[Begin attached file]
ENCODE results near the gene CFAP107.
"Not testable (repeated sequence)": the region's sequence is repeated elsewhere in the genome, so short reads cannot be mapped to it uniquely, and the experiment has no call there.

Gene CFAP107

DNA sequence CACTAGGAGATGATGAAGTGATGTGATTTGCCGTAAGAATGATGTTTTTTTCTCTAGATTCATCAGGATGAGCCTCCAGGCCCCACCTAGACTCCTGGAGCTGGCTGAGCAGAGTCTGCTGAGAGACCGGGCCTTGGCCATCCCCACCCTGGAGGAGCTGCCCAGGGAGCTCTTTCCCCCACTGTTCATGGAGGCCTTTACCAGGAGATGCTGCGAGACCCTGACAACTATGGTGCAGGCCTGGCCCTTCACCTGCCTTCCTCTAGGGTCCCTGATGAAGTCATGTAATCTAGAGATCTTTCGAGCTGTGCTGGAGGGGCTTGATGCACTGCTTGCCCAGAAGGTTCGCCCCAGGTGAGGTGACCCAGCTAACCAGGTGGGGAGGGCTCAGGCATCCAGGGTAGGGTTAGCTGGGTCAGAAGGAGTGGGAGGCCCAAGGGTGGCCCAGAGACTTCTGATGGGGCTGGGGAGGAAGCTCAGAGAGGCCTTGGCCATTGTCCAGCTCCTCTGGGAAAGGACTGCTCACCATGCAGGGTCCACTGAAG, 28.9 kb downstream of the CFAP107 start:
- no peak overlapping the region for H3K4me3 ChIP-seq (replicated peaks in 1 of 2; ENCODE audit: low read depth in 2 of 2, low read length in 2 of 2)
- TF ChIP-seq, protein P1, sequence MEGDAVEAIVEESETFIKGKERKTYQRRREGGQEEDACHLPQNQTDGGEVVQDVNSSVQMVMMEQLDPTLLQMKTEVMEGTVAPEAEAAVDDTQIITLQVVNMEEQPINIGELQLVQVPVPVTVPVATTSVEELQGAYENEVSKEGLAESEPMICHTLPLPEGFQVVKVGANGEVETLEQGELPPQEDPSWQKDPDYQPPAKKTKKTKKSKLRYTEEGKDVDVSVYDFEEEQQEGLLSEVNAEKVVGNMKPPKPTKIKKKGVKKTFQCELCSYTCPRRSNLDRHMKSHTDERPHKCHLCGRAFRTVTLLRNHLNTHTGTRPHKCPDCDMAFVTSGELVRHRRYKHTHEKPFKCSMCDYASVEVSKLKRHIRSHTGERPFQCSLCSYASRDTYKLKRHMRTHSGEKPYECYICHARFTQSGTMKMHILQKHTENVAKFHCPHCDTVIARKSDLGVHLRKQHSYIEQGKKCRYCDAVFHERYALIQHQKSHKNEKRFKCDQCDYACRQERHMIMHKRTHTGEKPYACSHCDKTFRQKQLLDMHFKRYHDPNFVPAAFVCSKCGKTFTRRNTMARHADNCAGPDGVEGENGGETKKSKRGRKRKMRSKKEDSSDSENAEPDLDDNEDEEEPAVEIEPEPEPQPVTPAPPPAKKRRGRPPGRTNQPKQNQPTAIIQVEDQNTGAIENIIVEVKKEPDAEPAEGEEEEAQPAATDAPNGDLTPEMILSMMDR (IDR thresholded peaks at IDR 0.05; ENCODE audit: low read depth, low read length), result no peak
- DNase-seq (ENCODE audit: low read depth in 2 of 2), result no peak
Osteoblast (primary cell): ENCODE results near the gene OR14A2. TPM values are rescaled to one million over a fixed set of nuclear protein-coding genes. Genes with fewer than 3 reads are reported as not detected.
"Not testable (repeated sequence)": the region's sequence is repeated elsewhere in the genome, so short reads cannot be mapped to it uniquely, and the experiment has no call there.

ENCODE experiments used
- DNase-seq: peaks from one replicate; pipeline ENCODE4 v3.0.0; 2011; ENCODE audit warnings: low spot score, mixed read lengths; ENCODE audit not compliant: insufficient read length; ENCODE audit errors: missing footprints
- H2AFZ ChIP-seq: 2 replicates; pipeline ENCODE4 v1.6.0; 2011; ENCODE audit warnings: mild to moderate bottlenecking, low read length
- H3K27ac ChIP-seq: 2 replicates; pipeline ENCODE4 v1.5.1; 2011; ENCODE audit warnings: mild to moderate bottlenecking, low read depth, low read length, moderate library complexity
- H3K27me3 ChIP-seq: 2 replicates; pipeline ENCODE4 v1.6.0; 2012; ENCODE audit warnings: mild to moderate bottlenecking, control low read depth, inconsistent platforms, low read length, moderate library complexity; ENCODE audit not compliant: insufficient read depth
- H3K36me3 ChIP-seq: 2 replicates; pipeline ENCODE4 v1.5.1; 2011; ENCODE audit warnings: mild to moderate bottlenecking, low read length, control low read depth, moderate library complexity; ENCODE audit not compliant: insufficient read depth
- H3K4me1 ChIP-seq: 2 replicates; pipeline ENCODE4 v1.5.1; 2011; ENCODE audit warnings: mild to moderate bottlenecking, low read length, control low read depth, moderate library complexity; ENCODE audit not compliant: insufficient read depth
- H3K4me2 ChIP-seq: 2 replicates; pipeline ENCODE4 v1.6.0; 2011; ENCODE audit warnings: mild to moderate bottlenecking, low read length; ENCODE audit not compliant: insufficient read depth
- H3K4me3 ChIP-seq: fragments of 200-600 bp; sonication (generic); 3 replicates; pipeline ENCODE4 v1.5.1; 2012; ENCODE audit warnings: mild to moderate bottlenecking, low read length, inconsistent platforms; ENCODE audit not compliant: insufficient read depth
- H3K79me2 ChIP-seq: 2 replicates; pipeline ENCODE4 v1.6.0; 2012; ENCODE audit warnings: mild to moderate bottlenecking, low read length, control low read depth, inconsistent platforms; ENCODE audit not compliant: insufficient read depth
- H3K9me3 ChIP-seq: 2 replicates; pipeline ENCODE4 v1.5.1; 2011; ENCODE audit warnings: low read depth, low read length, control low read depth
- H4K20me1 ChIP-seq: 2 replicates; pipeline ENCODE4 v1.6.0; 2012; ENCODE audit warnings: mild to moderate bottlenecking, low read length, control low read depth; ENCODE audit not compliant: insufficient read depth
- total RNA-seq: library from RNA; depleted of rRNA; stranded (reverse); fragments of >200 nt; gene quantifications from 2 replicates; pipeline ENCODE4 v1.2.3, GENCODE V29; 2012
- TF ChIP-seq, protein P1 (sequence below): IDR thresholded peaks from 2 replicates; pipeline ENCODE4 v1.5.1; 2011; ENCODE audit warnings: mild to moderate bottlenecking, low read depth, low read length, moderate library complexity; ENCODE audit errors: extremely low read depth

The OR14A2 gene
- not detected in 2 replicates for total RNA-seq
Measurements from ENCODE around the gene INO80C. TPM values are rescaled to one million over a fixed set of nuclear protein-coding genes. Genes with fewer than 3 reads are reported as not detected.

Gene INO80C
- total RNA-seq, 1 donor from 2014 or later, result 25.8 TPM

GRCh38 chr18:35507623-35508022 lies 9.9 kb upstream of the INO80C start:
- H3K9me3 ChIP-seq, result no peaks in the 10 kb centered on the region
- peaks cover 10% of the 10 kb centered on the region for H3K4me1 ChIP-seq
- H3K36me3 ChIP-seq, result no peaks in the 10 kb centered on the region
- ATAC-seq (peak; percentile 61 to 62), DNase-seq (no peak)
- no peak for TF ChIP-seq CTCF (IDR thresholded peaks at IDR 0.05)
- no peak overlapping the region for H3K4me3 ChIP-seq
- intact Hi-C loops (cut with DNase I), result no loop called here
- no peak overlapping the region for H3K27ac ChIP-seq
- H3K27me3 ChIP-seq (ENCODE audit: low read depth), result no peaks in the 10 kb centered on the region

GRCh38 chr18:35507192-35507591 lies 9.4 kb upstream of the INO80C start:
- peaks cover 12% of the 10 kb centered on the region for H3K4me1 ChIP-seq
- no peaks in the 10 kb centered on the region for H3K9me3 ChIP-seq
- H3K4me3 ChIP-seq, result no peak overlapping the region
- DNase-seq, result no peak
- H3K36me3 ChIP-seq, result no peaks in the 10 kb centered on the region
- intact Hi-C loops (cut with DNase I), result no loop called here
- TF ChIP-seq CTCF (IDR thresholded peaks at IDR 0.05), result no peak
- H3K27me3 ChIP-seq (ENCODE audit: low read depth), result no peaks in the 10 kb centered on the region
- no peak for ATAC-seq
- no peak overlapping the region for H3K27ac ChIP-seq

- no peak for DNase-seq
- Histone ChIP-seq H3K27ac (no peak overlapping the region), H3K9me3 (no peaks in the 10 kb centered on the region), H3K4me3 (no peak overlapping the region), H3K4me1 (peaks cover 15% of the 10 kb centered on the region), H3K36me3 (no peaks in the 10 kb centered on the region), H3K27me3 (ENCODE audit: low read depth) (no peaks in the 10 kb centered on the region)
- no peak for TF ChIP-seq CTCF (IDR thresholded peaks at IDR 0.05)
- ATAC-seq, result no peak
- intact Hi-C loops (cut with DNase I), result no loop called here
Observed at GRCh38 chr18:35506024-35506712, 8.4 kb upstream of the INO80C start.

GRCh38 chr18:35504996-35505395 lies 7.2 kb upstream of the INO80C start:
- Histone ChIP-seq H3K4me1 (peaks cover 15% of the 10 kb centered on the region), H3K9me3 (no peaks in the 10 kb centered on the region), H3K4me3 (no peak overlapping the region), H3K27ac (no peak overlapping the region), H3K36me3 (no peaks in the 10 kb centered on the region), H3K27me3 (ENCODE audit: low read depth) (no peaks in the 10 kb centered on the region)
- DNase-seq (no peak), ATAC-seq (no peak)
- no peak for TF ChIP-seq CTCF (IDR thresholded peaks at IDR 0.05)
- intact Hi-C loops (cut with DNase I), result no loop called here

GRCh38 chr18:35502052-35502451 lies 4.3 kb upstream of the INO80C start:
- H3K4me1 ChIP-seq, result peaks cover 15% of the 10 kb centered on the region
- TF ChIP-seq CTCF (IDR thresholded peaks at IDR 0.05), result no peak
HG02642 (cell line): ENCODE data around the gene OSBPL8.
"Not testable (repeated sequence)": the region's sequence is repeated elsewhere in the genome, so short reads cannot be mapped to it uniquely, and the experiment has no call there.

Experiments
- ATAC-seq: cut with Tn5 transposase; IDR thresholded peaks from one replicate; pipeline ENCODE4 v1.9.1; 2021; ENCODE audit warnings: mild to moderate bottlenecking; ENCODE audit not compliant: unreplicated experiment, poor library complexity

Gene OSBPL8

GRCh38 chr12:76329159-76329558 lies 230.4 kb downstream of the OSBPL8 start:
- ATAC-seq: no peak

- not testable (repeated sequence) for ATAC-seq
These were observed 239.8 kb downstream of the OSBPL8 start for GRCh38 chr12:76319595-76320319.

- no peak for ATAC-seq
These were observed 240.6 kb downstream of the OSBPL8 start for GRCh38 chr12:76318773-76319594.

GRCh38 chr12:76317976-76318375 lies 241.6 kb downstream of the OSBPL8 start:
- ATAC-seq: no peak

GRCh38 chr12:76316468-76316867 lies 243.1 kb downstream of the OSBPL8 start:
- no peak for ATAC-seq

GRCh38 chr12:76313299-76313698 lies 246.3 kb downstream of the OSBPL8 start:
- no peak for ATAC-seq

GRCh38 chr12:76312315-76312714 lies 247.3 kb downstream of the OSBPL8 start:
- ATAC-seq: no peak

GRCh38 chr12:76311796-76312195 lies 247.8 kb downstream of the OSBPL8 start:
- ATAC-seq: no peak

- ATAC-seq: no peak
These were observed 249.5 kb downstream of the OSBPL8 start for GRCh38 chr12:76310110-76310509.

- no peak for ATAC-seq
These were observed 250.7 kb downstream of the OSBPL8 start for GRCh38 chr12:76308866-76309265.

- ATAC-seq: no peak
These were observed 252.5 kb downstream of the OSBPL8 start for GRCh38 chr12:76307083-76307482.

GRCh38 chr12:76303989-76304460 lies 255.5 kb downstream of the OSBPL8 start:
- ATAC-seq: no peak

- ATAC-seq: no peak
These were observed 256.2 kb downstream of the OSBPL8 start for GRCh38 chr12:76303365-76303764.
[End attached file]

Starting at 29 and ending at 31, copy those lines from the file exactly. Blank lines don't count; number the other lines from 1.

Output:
GRCh38 chr18:35507623-35508022 lies 9.9 kb upstream of the INO80C start:
- H3K9me3 ChIP-seq, result no peaks in the 10 kb centered on the region
- peaks cover 10% of the 10 kb centered on the region for H3K4me1 ChIP-seq